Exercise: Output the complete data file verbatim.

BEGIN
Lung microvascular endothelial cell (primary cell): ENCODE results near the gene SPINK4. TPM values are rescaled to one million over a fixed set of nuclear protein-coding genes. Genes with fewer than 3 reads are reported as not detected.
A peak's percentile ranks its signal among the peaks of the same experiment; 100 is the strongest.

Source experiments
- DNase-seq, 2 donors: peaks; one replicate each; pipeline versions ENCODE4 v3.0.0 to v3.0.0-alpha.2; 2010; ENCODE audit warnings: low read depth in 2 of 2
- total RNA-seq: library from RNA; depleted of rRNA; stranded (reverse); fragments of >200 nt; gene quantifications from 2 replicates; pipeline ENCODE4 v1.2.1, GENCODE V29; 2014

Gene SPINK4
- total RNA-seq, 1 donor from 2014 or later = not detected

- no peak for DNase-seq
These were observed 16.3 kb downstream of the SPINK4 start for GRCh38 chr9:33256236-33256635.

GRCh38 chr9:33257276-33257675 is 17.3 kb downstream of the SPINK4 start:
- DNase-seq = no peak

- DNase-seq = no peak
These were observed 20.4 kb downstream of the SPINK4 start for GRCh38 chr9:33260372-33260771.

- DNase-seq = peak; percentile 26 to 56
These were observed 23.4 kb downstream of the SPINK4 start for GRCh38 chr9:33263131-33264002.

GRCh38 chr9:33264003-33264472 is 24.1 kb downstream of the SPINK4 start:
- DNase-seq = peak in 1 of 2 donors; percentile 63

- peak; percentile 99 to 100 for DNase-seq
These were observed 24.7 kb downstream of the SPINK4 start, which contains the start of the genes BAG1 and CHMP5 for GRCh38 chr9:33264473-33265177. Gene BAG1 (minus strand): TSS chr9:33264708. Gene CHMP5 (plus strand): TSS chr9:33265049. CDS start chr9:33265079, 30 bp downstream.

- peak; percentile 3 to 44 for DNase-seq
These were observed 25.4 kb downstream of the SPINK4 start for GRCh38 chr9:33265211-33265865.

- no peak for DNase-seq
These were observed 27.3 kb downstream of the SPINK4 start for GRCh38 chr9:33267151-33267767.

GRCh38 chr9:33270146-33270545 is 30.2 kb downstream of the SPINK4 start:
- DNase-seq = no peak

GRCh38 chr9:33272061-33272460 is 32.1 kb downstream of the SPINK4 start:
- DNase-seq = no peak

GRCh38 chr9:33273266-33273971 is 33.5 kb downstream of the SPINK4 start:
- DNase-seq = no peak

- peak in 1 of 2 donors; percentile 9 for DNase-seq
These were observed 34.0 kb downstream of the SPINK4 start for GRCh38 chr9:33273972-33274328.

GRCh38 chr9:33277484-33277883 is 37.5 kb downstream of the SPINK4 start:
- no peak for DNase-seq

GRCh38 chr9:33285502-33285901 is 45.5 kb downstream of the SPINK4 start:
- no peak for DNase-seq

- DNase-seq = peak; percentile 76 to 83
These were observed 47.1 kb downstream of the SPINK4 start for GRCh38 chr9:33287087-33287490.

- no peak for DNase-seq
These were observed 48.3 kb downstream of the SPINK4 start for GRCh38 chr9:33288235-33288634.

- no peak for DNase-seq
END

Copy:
Lung microvascular endothelial cell (primary cell): ENCODE results near the gene SPINK4. TPM values are rescaled to one million over a fixed set of nuclear protein-coding genes. Genes with fewer than 3 reads are reported as not detected.
A peak's percentile ranks its signal among the peaks of the same experiment; 100 is the strongest.

Source experiments
- DNase-seq, 2 donors: peaks; one replicate each; pipeline versions ENCODE4 v3.0.0 to v3.0.0-alpha.2; 2010; ENCODE audit warnings: low read depth in 2 of 2
- total RNA-seq: library from RNA; depleted of rRNA; stranded (reverse); fragments of >200 nt; gene quantifications from 2 replicates; pipeline ENCODE4 v1.2.1, GENCODE V29; 2014

Gene SPINK4
- total RNA-seq, 1 donor from 2014 or later = not detected

- no peak for DNase-seq
These were observed 16.3 kb downstream of the SPINK4 start for GRCh38 chr9:33256236-33256635.

GRCh38 chr9:33257276-33257675 is 17.3 kb downstream of the SPINK4 start:
- DNase-seq = no peak

- DNase-seq = no peak
These were observed 20.4 kb downstream of the SPINK4 start for GRCh38 chr9:33260372-33260771.

- DNase-seq = peak; percentile 26 to 56
These were observed 23.4 kb downstream of the SPINK4 start for GRCh38 chr9:33263131-33264002.

GRCh38 chr9:33264003-33264472 is 24.1 kb downstream of the SPINK4 start:
- DNase-seq = peak in 1 of 2 donors; percentile 63

- peak; percentile 99 to 100 for DNase-seq
These were observed 24.7 kb downstream of the SPINK4 start, which contains the start of the genes BAG1 and CHMP5 for GRCh38 chr9:33264473-33265177. Gene BAG1 (minus strand): TSS chr9:33264708. Gene CHMP5 (plus strand): TSS chr9:33265049. CDS start chr9:33265079, 30 bp downstream.

- peak; percentile 3 to 44 for DNase-seq
These were observed 25.4 kb downstream of the SPINK4 start for GRCh38 chr9:33265211-33265865.

- no peak for DNase-seq
These were observed 27.3 kb downstream of the SPINK4 start for GRCh38 chr9:33267151-33267767.

GRCh38 chr9:33270146-33270545 is 30.2 kb downstream of the SPINK4 start:
- DNase-seq = no peak

GRCh38 chr9:33272061-33272460 is 32.1 kb downstream of the SPINK4 start:
- DNase-seq = no peak

GRCh38 chr9:33273266-33273971 is 33.5 kb downstream of the SPINK4 start:
- DNase-seq = no peak

- peak in 1 of 2 donors; percentile 9 for DNase-seq
These were observed 34.0 kb downstream of the SPINK4 start for GRCh38 chr9:33273972-33274328.

GRCh38 chr9:33277484-33277883 is 37.5 kb downstream of the SPINK4 start:
- no peak for DNase-seq

GRCh38 chr9:33285502-33285901 is 45.5 kb downstream of the SPINK4 start:
- no peak for DNase-seq

- DNase-seq = peak; percentile 76 to 83
These were observed 47.1 kb downstream of the SPINK4 start for GRCh38 chr9:33287087-33287490.

- no peak for DNase-seq
These were observed 48.3 kb downstream of the SPINK4 start for GRCh38 chr9:33288235-33288634.

- no peak for DNase-seq